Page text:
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Racing to the Moon

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During the early years of the Space Race, success was marked by headline-making "firsts": the first satellite, first robotic spacecraft to the Moon, first man in space, first woman in space, first spacewalk. To the dismay of the United States, each of these early feats was achieved by the Soviet Union. These events triggered a drive to catch up with--and surpass--the Soviets.


The Soviet Union stunned the world with the launch of Sputnik ("satellite") on October 4, 1957. A shiny basketball-size sphere containing radio transmitters, Sputnik announced the beginning of the Space Age.

Coming just weeks after the Soviets' successful test launch of the first intercontinental ballistic missile, Sputnik signaled the U.S.S.R.'s capability in rocketry and their potential to dominate space.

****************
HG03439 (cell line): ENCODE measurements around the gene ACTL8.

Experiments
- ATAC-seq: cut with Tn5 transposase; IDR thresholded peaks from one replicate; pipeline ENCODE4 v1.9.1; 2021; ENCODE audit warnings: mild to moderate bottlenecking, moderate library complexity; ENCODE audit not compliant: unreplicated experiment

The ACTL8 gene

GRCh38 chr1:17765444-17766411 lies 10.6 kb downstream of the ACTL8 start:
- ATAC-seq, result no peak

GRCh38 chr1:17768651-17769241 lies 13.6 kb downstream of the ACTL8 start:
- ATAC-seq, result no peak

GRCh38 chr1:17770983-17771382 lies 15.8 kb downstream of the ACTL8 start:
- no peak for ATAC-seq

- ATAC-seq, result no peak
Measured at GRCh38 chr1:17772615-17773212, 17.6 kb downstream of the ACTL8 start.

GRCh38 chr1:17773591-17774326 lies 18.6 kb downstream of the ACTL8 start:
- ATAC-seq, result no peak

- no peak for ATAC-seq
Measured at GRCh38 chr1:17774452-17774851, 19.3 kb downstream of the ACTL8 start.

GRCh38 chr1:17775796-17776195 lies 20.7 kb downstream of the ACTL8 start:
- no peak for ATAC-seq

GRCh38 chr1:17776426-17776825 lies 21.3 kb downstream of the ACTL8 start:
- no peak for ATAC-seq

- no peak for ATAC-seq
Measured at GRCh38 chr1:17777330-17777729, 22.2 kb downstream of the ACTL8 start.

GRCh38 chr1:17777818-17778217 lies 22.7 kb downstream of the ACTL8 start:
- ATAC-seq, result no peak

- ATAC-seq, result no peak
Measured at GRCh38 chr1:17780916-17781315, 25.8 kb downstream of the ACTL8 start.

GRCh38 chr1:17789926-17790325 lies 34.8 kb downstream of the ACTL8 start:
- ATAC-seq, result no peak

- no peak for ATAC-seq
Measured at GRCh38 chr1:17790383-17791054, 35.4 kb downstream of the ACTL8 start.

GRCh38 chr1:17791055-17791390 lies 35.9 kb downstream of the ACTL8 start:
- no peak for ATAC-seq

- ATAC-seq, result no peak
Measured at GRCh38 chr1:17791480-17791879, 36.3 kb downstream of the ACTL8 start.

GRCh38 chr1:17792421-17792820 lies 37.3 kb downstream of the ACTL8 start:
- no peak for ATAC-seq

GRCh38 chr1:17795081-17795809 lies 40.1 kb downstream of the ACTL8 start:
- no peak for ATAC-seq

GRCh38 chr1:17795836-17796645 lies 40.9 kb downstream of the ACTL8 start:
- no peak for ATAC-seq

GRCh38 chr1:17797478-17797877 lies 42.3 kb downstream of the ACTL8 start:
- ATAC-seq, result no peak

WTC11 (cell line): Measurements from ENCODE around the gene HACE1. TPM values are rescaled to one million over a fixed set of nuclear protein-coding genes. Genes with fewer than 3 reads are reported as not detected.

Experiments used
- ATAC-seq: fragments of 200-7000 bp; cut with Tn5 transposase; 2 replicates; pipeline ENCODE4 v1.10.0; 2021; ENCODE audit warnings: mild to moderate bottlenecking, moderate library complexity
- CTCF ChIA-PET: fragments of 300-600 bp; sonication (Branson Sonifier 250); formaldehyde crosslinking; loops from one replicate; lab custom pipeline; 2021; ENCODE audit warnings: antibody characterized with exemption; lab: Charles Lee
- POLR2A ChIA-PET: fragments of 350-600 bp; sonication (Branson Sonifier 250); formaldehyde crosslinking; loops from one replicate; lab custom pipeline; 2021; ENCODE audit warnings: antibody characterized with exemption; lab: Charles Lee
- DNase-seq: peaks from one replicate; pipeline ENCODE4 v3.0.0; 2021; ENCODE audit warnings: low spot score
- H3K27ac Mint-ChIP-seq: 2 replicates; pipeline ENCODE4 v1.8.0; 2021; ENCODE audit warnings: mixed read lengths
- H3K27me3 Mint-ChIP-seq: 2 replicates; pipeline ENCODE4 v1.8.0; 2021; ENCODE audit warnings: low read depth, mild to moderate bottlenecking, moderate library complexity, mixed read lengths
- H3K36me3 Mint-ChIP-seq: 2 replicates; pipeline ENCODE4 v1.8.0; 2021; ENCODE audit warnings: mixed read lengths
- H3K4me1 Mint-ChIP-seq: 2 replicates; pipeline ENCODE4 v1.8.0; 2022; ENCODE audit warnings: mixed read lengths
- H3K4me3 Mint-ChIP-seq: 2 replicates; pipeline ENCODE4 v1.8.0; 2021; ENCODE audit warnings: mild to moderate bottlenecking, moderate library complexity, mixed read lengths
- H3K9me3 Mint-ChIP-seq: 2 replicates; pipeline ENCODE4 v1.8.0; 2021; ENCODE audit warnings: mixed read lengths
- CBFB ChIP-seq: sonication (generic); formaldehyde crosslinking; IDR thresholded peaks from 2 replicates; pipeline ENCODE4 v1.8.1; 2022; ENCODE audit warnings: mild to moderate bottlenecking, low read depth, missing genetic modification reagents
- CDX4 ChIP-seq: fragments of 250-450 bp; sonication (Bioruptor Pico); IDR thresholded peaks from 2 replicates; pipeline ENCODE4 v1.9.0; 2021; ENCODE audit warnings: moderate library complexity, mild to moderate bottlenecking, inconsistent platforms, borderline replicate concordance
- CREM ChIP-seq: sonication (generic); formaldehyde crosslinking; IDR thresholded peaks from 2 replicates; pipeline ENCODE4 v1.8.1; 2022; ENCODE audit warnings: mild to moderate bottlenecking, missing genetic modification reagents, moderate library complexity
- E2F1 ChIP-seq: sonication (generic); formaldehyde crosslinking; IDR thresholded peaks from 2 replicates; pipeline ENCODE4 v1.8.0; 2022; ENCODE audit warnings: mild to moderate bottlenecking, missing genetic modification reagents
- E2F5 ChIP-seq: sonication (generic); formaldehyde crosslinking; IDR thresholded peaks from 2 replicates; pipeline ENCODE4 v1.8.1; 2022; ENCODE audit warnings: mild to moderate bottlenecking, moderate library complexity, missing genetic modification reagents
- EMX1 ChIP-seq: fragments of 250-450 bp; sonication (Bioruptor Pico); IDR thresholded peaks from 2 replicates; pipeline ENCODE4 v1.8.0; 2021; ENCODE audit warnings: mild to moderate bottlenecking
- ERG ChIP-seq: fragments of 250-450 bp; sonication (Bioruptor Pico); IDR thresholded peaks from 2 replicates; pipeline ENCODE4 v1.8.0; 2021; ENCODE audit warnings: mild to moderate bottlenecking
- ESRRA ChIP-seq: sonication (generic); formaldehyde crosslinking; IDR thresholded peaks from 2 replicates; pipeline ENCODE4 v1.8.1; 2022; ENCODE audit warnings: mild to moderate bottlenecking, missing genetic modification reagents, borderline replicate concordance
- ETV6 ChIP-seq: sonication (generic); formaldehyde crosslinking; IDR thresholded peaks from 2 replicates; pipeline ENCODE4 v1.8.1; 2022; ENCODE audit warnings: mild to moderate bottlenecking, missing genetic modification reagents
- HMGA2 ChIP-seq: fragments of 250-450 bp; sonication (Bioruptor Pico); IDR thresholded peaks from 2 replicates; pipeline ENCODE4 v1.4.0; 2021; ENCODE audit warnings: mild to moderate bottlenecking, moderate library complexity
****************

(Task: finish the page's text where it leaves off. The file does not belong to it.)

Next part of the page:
Pointer A Soviet-made full-size replica of Sputnik is displayed overhead in the Boeing Milestones of Flight Hall in the center of the Museum.

Sputnik arming key
SI#: 97-16258-5
This metal arming key is the last remaining piece of the first artificial satellite to orbit the Earth. It prevented contact between the batteries and transmitters until Sputnik was prepared for launch. A pin mounted on the launch vehicle served the same purpose until the satellite separated from the launcher in orbit. Only then did Sputnik begin to transmit the distinctive "beep, beep, beep" heard round the world.

Manufacturer: Experimental Design Bureau, OKB-1

Lent by Arthur M. Dula

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